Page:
Tuesday, March 27, 2018
On this edition of No Holds Barred, host Eddie Goldman once again spoke with our colleague, correspondent, and the award-winning boxing writer, Charles Farrell.
We spoke with him by phone Tuesday.
Our main topic was the biggest fight of the year so far, the heavyweight title unification fight taking place this Saturday, March 31, between the two undefeated belt holders Anthony Joshua of the U.K. and Joseph Parker of New Zealand.
The 28-year-old Joshua is the IBF and WBA champ and has a record of 20-0 with 20 KOs. The 26-year-old Parker is the WBO champ and has a record of 24-0 with 18 KOs.
This fight takes place at the Principality Stadium in Cardiff, Wales. It will be televised live on Sky Sports Box Office in the U.K., Showtime in the U.S., and many other networks around the world.
We discussed how we see this fight going, why Joshua is deservedly a big favorite, what is likely to happen in the series of events which may lead to the crowning of an undisputed heavyweight champion of the world, the many options in the heavyweight division and business-wise for Joshua should he defeat Parker, the music of Marvin Gaye, and much more.
(Photo of Anthony Joshua and Joseph Parker by Esther Lin/Showtime.)
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Monday, March 26, 2018
by Eddie Goldman
That Top Rank-ESPN deal is turning out to be more of a lemon than a peach. After last week's disastrous ratings for a good fight between Jose Ramirez and Amir Imam, now this duo is screwing up the Jeff Horn-Terence Crawford WBO welterweight title fight. After an injury to Crawford, the fight was postponed from April 14 to, reportedly, June 9. It will still be in Sin City AKA Las Vegas, but the TV situation is also becoming sinful.
First, it is not clear just where this fight will be televised in the U.S. New ESPN commissar Jimmy Pitaro had claimed before the fight was rescheduled that it would be on the paid ESPN+ app, which is supposed to launch sometime this spring. Bye bye, major free fights on ESPN. But the app still hasn't been launched, so this one could be aired on the regular ESPN network in the U.S.
But wait, there's more!
At the same time as this fight, Showtime in the U.S. will be airing a quality PBC card from Los Angeles, headlined by the rematch between WBA featherweight "super" champion Leo Santa Cruz and WBA featherweight "regular" champion Abner Mares. Despite these bizarre designations of multiple "world" champions in the same weight class by the WBA, this fight should be top quality and action-packed, as was their first fight in 2015. Reportedly unbeaten WBA 154-pound champion Jermell Charlo will be making a title defense as the televised co-feature, so this card is shaping up to be must-see TV for fight fans.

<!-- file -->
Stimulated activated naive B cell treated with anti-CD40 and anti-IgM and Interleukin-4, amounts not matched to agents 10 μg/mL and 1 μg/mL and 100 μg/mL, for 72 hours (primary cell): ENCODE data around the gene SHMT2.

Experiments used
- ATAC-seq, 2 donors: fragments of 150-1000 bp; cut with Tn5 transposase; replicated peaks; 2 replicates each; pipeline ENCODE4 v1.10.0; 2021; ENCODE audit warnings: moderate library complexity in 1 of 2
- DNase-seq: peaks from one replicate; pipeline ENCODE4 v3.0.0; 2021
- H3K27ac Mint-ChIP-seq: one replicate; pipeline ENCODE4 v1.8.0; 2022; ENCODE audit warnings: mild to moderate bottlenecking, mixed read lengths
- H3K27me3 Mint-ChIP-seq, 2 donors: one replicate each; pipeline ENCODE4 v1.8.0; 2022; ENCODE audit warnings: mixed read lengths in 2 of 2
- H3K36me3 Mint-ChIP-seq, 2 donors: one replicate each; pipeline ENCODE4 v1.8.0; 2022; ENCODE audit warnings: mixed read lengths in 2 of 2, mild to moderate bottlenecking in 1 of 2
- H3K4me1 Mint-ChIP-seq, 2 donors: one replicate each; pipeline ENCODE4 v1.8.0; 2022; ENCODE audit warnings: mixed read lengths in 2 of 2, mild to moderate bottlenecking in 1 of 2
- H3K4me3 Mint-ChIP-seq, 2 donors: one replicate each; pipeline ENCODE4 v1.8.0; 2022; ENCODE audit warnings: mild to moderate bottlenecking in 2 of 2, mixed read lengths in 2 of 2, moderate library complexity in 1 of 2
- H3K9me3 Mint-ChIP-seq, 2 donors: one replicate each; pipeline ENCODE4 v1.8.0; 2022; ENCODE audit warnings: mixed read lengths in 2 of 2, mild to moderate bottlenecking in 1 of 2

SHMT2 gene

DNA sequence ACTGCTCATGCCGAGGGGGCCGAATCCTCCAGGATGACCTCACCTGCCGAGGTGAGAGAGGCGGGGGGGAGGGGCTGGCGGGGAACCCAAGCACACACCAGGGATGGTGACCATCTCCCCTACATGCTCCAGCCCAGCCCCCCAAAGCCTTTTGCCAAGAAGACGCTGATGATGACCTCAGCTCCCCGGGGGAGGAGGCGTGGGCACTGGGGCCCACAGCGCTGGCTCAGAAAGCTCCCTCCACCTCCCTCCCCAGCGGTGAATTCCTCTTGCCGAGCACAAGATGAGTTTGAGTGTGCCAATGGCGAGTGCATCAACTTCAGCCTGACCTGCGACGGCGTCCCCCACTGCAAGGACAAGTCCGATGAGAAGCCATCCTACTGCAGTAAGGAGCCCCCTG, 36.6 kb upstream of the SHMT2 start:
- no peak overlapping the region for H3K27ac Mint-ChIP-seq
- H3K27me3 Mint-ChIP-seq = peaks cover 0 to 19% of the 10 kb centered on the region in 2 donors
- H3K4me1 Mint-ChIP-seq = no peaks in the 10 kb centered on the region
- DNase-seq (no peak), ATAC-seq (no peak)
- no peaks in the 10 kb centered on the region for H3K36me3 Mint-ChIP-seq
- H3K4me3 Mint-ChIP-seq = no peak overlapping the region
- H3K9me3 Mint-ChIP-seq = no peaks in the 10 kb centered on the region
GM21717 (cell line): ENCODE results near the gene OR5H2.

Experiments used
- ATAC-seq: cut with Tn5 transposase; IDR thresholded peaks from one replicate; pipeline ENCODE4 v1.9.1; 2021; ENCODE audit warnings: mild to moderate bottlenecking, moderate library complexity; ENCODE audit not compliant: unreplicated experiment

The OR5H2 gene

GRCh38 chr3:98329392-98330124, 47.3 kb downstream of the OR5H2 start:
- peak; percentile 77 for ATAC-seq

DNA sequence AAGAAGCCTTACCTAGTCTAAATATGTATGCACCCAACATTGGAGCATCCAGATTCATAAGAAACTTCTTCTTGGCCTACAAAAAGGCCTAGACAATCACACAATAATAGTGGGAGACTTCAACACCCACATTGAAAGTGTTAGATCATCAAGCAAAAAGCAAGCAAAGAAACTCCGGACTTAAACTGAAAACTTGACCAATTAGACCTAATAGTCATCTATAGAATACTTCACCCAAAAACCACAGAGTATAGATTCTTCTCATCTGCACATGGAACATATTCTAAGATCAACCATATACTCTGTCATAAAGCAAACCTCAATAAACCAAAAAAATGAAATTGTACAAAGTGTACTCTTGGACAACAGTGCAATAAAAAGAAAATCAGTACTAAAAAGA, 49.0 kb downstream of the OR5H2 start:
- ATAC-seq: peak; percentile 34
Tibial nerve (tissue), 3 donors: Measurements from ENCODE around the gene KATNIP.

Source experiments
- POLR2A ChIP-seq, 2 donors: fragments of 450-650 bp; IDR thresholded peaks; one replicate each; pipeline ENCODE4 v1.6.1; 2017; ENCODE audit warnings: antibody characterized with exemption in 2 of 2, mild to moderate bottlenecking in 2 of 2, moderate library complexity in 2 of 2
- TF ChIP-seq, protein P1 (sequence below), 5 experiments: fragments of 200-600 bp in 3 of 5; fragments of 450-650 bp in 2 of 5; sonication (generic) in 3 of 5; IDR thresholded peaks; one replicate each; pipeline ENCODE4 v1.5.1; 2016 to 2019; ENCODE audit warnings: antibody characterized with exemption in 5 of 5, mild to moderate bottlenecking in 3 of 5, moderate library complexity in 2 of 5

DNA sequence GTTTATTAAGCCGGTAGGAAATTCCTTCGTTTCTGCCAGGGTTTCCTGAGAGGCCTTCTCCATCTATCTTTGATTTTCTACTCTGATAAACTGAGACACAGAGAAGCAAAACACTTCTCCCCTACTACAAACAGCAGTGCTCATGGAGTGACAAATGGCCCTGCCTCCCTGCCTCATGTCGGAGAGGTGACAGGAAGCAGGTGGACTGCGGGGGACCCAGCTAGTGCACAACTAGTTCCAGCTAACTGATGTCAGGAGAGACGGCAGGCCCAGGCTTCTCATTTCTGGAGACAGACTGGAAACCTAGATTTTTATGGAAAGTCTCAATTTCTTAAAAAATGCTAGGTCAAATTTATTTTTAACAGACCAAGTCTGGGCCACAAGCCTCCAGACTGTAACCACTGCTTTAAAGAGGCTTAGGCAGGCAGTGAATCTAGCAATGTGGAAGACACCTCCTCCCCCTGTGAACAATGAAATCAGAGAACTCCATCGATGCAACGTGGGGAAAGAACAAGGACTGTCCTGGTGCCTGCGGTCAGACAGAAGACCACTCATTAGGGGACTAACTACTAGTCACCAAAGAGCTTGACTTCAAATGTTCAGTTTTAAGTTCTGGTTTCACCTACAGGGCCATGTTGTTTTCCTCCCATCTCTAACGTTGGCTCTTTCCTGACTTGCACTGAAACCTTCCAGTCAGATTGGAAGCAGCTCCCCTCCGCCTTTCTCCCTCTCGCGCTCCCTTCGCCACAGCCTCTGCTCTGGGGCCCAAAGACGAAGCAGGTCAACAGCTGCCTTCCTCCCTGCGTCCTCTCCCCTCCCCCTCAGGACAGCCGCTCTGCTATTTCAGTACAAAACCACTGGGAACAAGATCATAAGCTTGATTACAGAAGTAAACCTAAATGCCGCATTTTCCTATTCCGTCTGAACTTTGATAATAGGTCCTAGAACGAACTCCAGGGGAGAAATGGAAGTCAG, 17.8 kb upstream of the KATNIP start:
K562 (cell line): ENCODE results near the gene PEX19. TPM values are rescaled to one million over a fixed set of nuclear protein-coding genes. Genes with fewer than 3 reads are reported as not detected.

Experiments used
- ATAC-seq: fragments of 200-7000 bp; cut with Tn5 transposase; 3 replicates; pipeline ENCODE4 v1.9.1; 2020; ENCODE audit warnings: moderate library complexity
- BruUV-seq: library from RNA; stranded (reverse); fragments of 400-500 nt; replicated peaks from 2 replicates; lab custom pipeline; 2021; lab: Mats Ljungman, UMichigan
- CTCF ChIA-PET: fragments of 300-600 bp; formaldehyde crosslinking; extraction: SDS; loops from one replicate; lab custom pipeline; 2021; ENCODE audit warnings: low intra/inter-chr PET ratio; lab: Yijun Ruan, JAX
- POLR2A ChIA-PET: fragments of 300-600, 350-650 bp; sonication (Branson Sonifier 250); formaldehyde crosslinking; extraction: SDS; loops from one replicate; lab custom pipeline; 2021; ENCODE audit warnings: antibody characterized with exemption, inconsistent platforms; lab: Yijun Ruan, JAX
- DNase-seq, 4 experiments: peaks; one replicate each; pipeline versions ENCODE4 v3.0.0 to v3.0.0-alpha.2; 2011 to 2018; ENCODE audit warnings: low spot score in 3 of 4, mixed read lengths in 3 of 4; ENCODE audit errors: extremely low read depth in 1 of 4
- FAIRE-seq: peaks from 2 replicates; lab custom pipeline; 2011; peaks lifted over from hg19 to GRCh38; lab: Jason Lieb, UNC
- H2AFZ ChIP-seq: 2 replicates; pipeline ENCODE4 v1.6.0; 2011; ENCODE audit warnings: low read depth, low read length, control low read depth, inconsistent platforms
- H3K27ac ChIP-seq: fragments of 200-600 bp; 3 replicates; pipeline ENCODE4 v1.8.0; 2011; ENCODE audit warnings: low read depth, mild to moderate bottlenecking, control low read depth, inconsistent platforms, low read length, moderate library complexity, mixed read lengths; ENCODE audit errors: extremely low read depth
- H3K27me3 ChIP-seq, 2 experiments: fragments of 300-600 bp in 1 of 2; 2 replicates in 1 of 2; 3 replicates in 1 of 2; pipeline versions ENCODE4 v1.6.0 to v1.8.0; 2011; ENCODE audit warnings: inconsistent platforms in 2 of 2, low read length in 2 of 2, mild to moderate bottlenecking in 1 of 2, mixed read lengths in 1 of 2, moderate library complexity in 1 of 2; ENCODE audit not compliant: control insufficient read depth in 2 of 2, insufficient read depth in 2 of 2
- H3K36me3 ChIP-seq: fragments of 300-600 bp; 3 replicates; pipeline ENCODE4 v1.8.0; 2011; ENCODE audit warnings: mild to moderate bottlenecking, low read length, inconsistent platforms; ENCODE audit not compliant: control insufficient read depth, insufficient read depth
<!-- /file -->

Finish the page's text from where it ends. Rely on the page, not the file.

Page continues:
Running a Top Rank card directly against the Showtime card, especially if it ends up on the ESPN+ paid app, sounds like a suicide mission business-wise. It presents the remaining stable of hardcore boxing viewers with an unpleasant choice of choosing to watch and focus upon one of these telecasts rather than the other. And it just plain sucks.
But wait, there's more, and it gets worse!
After defeating Manny Pacquiao last July, Australian Jeff Horn has become a major sports star in his home country. His fights now headline pay-per-views on Australia's Main Event and also New Zealand's Sky Arena. That is a major source of revenue for him.
However, already scheduled for the night of June 9 in the U.S., which would be June 10 in Australia, is another pay-per-view featuring another Australian star fighter. That is a UFC show featuring a title fight with Australian Robert Whittaker, their middleweight champion. This card takes place in Chicago, meaning that all these shows would be on at the same time.
True, there is only a very partial crossover between fans and viewers of boxing and UFC. But what this does create is a time conflict for Australia's Main Event, which had booked the UFC show months ago.
Now Main Event must either decide to show the boxing on tape-delay, get the Horn-Crawford fight rescheduled, or not show it at all. Rescheduling the time slot of either show will no doubt limit the numbers brought in for the one given the worse time. Since UFC was there first, and presumably has a valid contract with Main Event, that would put the boxing at a major disadvantage in these negotiations.
Horn's manager Dean Lonergan was quoted in the Australian press as saying that one potential option was to package both events into an Australian pay-per-view "blockbuster".
But as noted, the audiences for both shows are far from identical, and combining these shows somehow into one presentation will no doubt water down the marketing and promotion of both events.
So they are screwing up in America and they are screwing up in Australia. Sure, this fight could be postponed again, and again, and maybe again. But that would piss off not only the fans but also the fighters.
For the Horn-Crawford fight, it just may be time to change the classic Australian cheer of "Aussie Aussie Aussie, Oi Oi Oi" to "Oy Vey, Oy Vey, Oy Vey".